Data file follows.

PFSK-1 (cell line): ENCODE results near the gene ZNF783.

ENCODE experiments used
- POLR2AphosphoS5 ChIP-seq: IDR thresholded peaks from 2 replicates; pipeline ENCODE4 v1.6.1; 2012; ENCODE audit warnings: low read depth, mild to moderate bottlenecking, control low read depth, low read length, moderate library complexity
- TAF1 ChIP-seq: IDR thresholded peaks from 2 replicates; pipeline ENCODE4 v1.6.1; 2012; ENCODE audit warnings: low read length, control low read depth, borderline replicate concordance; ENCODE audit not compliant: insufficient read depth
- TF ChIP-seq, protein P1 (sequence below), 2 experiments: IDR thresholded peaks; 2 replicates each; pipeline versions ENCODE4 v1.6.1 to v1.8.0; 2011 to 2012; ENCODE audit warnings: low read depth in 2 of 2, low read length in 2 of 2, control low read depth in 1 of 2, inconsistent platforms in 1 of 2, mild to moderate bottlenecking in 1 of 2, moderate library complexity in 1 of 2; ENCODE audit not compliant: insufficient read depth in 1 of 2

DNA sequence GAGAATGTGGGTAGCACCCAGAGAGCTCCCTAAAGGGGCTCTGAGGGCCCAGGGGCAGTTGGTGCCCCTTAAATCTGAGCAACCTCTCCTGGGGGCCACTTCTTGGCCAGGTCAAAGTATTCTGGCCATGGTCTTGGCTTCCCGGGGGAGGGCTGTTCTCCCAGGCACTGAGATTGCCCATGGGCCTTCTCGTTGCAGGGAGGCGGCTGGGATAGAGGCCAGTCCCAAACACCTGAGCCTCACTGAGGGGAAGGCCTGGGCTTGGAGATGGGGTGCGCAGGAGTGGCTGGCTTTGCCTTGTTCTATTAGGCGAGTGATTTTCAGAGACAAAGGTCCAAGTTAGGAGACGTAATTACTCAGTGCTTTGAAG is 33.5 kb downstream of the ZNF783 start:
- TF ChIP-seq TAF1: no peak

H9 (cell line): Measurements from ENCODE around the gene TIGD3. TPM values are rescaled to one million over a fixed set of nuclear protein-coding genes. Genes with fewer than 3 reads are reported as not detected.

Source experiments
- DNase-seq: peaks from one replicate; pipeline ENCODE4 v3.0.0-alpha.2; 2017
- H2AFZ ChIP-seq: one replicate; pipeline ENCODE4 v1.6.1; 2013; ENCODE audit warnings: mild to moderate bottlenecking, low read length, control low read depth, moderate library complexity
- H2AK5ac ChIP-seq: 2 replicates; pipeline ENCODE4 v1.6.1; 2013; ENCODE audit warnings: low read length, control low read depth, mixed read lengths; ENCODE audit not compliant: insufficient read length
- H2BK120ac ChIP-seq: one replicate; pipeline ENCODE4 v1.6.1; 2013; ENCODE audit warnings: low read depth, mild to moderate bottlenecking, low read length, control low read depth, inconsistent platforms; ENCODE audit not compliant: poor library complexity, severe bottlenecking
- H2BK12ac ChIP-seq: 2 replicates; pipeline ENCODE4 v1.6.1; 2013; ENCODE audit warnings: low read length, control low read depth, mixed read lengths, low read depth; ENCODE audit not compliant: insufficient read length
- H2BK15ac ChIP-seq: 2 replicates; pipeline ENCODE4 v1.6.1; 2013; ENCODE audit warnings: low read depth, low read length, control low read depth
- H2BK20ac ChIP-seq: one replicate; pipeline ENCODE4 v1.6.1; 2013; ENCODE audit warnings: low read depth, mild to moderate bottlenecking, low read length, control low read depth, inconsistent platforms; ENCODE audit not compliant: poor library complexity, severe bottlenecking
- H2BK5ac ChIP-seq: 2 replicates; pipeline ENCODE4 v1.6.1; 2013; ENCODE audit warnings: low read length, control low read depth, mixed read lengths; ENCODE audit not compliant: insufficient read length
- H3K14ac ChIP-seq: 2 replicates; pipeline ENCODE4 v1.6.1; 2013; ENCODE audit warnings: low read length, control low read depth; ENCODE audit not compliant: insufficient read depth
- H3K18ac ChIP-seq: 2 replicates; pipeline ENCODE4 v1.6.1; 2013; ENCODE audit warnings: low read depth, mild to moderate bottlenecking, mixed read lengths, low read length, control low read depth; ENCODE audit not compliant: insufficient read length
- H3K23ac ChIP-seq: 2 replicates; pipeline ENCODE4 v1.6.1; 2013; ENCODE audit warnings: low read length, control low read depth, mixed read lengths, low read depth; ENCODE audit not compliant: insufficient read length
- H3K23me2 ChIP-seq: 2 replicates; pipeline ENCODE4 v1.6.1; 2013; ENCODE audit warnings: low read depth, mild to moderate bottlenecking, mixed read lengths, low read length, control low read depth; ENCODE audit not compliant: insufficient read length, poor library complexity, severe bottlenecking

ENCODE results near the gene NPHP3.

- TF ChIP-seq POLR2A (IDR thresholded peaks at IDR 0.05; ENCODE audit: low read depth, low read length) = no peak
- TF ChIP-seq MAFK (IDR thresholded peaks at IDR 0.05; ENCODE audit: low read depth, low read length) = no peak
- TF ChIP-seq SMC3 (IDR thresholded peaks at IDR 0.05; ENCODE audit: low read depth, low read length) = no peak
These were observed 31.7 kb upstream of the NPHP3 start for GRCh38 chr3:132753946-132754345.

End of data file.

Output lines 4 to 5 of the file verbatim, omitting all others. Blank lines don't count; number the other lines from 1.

- TAF1 ChIP-seq: IDR thresholded peaks from 2 replicates; pipeline ENCODE4 v1.6.1; 2012; ENCODE audit warnings: low read length, control low read depth, borderline replicate concordance; ENCODE audit not compliant: insufficient read depth
- TF ChIP-seq, protein P1 (sequence below), 2 experiments: IDR thresholded peaks; 2 replicates each; pipeline versions ENCODE4 v1.6.1 to v1.8.0; 2011 to 2012; ENCODE audit warnings: low read depth in 2 of 2, low read length in 2 of 2, control low read depth in 1 of 2, inconsistent platforms in 1 of 2, mild to moderate bottlenecking in 1 of 2, moderate library complexity in 1 of 2; ENCODE audit not compliant: insufficient read depth in 1 of 2